Why and When to Use it?
Economists are not so keen on using R-squared, even the Adjusted R-Squared, which due-fully adjusts for the the number of parameters being estimated in a model.
Here are some 2 cents about it:
Reader 1: I thought I'd put in my 2 cents here -- so far int he stuff I have
done with Ken and Andreas and Erkut, no one seems to care about the R2
at all! And papers I have read recently do not discuss it, though I
always report it. I n general, if the adj R2 goes up, it sggests that
the model fit is better with the increased variable included. We use
adjusted because adding a var will always make the regular R2 go up so
it does not really tell us anything (which you probably already know).
Reader 2: I don't ever use R squared. I used the adjusted R squared for the informal use of Altonji (2005) to see robustness of the coefficients to additional independent variables. So lets say you are looking at if years of schooling leads to higher growth. Now someone might claim your estimation is too parisomonious. Lets say you may not have included inflation. So you add inflation, see if the adjusted r squared improves. If it improves, its a better fit. And if your coefficient of years of schooling is still significant, it implies your estimation is robust. That is basically when I use adjusted r squared. I read somewhere that the F-stats are better.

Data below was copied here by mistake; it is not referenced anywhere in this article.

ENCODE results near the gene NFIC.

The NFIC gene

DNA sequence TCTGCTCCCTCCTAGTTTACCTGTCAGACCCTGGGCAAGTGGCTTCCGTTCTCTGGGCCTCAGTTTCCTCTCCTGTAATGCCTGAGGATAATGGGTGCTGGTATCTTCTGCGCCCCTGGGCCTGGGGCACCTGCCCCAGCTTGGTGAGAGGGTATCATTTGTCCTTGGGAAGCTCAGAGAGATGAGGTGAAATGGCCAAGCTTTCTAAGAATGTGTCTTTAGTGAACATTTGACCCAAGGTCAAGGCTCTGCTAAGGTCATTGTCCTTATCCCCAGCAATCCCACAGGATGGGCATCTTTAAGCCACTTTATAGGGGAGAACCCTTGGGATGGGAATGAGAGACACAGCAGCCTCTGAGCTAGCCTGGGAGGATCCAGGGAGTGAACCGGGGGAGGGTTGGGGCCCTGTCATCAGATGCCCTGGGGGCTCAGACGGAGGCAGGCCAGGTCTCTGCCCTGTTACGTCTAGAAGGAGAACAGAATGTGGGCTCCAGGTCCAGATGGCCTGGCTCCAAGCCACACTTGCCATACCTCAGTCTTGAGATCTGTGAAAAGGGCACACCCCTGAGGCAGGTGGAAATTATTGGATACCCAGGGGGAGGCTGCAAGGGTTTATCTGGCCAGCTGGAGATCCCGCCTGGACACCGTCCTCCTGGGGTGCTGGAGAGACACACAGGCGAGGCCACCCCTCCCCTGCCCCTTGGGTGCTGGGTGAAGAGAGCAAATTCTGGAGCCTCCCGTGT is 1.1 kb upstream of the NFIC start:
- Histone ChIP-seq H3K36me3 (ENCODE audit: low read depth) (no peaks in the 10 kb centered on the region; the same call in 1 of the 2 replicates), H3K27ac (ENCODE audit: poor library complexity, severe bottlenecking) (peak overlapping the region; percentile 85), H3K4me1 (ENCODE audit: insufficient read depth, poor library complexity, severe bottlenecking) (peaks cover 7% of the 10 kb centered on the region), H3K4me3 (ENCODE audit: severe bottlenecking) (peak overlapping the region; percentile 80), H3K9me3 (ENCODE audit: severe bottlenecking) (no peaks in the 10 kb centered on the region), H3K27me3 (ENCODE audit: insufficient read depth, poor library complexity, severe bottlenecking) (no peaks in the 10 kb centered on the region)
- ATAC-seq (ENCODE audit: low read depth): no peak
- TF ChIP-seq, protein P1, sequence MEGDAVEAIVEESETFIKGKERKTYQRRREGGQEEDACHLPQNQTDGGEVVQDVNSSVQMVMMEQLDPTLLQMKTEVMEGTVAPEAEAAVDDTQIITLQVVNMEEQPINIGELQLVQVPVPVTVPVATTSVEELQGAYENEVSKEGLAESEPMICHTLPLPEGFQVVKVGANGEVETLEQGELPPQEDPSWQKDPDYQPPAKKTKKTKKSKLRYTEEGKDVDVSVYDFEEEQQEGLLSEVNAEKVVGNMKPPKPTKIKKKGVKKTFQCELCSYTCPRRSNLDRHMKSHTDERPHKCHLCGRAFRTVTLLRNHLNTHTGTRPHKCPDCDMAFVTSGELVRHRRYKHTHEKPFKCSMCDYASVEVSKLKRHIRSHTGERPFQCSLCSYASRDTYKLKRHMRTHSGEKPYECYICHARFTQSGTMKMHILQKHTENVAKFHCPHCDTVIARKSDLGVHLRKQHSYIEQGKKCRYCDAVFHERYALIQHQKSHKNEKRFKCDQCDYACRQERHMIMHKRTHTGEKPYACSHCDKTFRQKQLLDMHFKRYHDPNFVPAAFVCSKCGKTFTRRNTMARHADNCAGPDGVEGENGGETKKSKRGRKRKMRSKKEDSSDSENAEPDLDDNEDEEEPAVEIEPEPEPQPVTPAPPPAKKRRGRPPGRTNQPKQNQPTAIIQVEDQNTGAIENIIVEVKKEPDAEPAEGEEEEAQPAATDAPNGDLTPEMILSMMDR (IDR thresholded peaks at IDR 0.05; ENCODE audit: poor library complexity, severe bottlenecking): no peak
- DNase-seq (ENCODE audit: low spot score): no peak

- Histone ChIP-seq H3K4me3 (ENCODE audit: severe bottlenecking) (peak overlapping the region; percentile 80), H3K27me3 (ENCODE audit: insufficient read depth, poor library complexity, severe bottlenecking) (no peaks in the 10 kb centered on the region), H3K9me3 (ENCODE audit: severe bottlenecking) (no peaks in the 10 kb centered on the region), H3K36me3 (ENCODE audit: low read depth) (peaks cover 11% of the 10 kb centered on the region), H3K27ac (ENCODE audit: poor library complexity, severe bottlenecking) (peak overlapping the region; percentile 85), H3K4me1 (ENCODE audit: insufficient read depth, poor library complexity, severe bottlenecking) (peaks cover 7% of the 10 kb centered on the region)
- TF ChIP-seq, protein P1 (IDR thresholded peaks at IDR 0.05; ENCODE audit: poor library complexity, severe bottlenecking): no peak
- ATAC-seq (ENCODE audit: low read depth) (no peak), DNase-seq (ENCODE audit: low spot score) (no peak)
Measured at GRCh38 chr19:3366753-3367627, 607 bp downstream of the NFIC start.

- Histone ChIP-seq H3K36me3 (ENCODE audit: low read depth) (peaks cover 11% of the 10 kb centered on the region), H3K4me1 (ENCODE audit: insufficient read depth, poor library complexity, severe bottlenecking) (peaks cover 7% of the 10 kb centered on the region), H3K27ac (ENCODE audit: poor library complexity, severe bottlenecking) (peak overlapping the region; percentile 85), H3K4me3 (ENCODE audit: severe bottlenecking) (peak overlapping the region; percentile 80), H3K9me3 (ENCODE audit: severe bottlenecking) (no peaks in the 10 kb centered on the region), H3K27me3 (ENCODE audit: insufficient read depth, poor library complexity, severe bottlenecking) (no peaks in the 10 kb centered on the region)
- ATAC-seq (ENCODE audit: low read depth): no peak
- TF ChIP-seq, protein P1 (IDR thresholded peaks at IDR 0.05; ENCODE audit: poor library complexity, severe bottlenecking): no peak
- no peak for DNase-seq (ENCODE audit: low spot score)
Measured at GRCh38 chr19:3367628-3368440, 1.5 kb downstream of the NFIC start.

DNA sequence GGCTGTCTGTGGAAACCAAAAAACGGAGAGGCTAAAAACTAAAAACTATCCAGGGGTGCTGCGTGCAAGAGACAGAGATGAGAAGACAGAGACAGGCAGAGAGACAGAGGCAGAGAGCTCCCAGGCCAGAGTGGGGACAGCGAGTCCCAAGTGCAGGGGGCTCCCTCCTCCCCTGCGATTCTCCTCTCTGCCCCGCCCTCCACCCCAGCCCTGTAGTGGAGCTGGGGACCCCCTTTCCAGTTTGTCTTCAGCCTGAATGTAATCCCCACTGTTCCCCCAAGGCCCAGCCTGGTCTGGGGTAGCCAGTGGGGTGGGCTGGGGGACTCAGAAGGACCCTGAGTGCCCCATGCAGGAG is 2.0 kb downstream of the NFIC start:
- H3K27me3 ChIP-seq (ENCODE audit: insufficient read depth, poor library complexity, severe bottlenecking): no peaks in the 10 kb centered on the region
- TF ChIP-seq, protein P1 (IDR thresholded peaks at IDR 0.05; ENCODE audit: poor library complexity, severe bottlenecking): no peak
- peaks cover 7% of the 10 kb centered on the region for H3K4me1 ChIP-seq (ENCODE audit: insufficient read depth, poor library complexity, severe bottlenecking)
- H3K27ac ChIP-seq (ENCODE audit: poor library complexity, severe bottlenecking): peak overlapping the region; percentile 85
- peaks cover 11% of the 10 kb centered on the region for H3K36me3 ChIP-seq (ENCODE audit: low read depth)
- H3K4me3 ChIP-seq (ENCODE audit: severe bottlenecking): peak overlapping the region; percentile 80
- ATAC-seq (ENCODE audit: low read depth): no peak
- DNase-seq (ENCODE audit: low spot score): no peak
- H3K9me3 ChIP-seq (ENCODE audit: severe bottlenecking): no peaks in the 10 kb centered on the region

Yes to adjusted r-squared...both the Fstat and adjusted r squared do the same thing in terms of adjusting for the # of parameters being estimated (hence the adjustmnet), otherwise r squared straight up increases as the # variables in your model (i.e parameters being estimated) increases.
Why? because over a concave space, you will always acheive a lower minimum (summ of sqrd errors or residuals will go down) with more variables in your function. Hence SSerrors goes down and Rsquared=1-(SSE/SST) goes up.
R squared adjusted divides by the number of variables (parameters) to counteract the SSE going down. Same thing with F stat.
Response to Reader 2: This is the sentence I wanted: "And if your coefficient of years of schooling is still significant, it implies your estimation is robust."
So, reader 2 uses adjusted r squared for robustness.
But what if adj r sq goes up but schooling becomes insig?
Throw out the model?
Reader2: If your adj- r squared goes up, and years of schooling looses significance, it implies that inflation is a) important to your model and b) years of schooling is capturing something inflation is explaining. So your estimation is not robust and you have to either justify why inflation is incorrect to put in the model theoretically, or claim that inflation steals away an important years of schooling affect. Maybe inflation reflects status of the economy, and whne you have a bad economy, schooling plummets. Anyways, here is where everything becomes an art form. Obviously if you add every possible variable out there, you will eventually lose significance, so theory has to guide your specification. Of course this is just a robustness check. I found a paper that claimed it wasn't the greatest robustness check either, as you are hadn picking measurable variables, when your issue is ommitted variable bias.
Reader 3: I'm a non believer in adj r-squared over except for Asif's above.
Why does everyone else use it so much? sociologists? business? do they not know better?